False dilemma – public health or economic crisis
Autumn-like weather, unfortunately, is not the only change October has brought to Latvia. The past few weeks have also witnessed a surge in the number of people affected by COVID-19. From a few daily cases, it has reached new record highs, even several times exceeding the peak observed in the spring. In this regard, we are not at all unique since almost each Member State of the European Union is facing a similar situation.
However, in most cases the rapid spread of the virus has not prompted governments to revert back to the stringent precautionary measures seen in the spring. The current restrictions are milder and more targeted, largely owing to a better understanding of the virus and its spread, lower mortality rates, as well as the reluctance to heavily limit economic activity.
It is, however, of little consolation to the businesses and households affected by these restrictions. Therefore, it is understandable that the public opinion is divided over the necessity of restrictions and the discussion on whether the economic consequences are an appropriate price to pay for containing the spread of the virus. Moreover, with the number of cases growing further, these issues will become increasingly relevant.
However, in a way it is a false dilemma – the containment of the spread of the virus is not at all the worst scenario for the economy. On the contrary, successful containment of the pandemic is also critical from the economic viewpoint.
We would hardly avoid the contraction in economic activity if no restrictions implied an uncontrolled outbreak of the virus and a substantial rise in the number of deaths. In such circumstances, people would probably not continue their usual activities, i.e. they would stop attending restaurants and cultural events or sending their children to sports activities. As a result, the demand for goods and services produced and provided by businesses would decrease anyway, but the price, as measured by the number of human lives, would be significantly higher.
Moreover, these are just short-term problems. The national economy suffers from the scars caused by the economic crisis also in the long run – businesses become more cautious in their investment decisions, liquidity problems trigger solvency problems and bankruptcies of businesses and the unemployed have less opportunities to find a job (the same is true of the opportunities of graduates to start their careers), etc.
It should be also taken into account that an uncontrolled spread of the virus exerts pressure on the government to introduce general lockdown-type restrictions. We do not have to look far for examples – several Member States of the European Union have already imposed curfews, and the economic activities of a large number of services sectors have been suspended. Such broad-based restrictions undeniably hamper the economic activity to a greater extent than local restrictions on some activities. This is also illustrated by the experience gained in the spring when the steepest declines in economic activity were recorded in countries with high numbers of cases and subsequent broad-based restrictions. In view of the above, targeted restrictions helping to prevent the spread of the virus are desirable also from the economic viewpoint.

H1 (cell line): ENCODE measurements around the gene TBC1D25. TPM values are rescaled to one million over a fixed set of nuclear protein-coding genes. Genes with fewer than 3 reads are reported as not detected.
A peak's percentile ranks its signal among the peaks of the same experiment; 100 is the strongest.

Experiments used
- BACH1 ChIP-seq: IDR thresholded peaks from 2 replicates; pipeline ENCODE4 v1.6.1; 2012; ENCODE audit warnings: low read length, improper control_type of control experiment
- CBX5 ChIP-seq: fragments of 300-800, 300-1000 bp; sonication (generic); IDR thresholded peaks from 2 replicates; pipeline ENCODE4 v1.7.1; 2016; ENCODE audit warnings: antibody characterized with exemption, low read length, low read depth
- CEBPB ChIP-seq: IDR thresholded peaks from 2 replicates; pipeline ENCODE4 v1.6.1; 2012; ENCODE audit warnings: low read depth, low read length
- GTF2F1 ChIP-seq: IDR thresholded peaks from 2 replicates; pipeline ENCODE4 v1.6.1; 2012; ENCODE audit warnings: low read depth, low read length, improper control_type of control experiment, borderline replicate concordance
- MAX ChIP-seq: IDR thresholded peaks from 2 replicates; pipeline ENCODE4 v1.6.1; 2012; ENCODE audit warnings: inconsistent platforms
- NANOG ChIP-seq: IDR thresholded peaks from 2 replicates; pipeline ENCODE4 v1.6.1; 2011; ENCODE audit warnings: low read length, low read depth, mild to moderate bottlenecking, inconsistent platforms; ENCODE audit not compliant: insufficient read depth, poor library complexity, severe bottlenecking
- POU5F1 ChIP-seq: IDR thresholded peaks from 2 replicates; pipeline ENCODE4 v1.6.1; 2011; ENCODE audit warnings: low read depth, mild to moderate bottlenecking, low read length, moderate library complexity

At the same time, we should not delude ourselves into thinking that restrictions do not have any economic consequences. This also concerns the current situation in Latvia as the limiting of certain sports activities, cultural events and private gatherings directly reduces the income of sports coaches and judges, event leaders, organisers and artists. Moreover, the economic consequences do not stop here since lower income also reduces the consumption of these people and, consequently, the demand for goods and services produced and provided by other businesses.
This, however, does not imply that the validity and effectiveness of certain epidemiological restrictions should be questioned – this should be left to the experts. This means that any restrictions should be accompanied by support to distressed businesses and households.
Moreover, we do not have to look far for notable examples illustrating the role of the economic support instruments – we just need to compare the amount of support provided by the governments of the Baltic States to support economic activity. Although the range of the instruments used in Latvia was similar to that introduced in Lithuania and Estonia, the amount of support and the economic impact were comparatively small against the background of the other Baltic countries. Moreover, the largest gap was found for the instruments intended to preserve household income – furlough benefits and other social payments (the amount of financing for other instruments, for example, the ones aimed at supporting businesses, compares to or even exceeds the amount of financing provided by our neighbours). This was also reflected in a steeper drop in private consumption, which is one of the reasons why Lithuania's and Estonia's GDP have decreased less than that of Latvia over the first half of the year.
Therefore, it is of crucial importance that a focused government support is available to make the restrictions less painful from the economic viewpoint. Moreover, the resistance to restrictions would be probably lower if businesses and households had assurance that a safety net in the form of the government support was available to them.
And, most importantly, we should not forget to comply with precautionary measures, to maintain social distancing, to wash our hands and to follow other recommendations by epidemiologists.